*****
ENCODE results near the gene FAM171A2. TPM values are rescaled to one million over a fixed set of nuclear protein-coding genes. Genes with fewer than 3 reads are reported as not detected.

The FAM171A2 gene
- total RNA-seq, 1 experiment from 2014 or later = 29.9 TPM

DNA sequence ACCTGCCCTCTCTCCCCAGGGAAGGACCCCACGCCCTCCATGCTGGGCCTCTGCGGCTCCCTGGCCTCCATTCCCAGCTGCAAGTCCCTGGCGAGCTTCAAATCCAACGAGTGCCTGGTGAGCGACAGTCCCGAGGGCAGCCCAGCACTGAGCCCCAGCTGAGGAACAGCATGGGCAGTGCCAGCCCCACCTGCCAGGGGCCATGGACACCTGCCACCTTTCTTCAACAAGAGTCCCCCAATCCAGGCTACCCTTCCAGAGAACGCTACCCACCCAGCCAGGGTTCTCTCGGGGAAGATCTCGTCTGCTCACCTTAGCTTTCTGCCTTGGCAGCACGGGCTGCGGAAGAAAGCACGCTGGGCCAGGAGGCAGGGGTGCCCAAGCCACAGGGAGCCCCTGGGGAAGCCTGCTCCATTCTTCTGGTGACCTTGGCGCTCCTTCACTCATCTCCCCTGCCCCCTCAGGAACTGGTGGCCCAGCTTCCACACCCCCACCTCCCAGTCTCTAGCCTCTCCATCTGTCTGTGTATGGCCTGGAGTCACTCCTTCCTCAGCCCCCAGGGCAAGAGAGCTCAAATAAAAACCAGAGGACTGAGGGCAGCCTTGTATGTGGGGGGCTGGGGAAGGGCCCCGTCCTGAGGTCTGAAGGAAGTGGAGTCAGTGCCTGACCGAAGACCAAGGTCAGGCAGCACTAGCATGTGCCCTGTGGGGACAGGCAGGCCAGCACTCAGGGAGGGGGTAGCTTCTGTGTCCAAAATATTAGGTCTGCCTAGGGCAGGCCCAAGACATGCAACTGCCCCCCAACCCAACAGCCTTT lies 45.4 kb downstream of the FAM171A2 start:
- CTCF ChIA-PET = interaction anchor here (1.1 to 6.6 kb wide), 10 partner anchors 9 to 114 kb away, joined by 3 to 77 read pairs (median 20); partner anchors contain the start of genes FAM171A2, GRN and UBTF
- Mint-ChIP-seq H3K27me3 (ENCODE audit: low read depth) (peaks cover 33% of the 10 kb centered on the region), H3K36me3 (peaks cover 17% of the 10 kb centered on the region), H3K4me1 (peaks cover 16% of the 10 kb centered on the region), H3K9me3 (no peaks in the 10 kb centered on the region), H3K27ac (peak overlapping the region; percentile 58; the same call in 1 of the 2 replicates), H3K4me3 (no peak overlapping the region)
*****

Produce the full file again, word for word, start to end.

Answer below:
ENCODE results near the gene FAM171A2. TPM values are rescaled to one million over a fixed set of nuclear protein-coding genes. Genes with fewer than 3 reads are reported as not detected.

The FAM171A2 gene
- total RNA-seq, 1 experiment from 2014 or later = 29.9 TPM

DNA sequence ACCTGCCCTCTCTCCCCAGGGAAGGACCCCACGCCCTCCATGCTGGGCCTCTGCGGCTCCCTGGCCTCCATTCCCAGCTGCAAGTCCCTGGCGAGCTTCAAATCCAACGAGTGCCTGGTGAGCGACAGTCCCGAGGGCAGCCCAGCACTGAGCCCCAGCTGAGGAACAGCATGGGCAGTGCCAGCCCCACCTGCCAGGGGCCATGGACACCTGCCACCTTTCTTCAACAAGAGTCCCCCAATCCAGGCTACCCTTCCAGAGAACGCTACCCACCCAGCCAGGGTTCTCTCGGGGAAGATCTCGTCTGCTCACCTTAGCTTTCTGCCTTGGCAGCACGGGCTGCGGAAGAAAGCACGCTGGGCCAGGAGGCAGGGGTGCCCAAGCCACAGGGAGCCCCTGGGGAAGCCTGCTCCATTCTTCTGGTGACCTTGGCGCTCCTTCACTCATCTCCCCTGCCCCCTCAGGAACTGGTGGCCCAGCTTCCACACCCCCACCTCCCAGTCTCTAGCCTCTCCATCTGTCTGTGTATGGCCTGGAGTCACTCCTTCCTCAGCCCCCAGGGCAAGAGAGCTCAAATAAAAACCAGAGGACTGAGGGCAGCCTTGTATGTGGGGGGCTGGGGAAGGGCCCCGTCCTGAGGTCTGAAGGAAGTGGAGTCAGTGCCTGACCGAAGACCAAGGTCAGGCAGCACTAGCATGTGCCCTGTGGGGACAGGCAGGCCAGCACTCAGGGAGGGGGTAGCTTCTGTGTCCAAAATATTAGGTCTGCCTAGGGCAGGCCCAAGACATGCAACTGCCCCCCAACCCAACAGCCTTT lies 45.4 kb downstream of the FAM171A2 start:
- CTCF ChIA-PET = interaction anchor here (1.1 to 6.6 kb wide), 10 partner anchors 9 to 114 kb away, joined by 3 to 77 read pairs (median 20); partner anchors contain the start of genes FAM171A2, GRN and UBTF
- Mint-ChIP-seq H3K27me3 (ENCODE audit: low read depth) (peaks cover 33% of the 10 kb centered on the region), H3K36me3 (peaks cover 17% of the 10 kb centered on the region), H3K4me1 (peaks cover 16% of the 10 kb centered on the region), H3K9me3 (no peaks in the 10 kb centered on the region), H3K27ac (peak overlapping the region; percentile 58; the same call in 1 of the 2 replicates), H3K4me3 (no peak overlapping the region)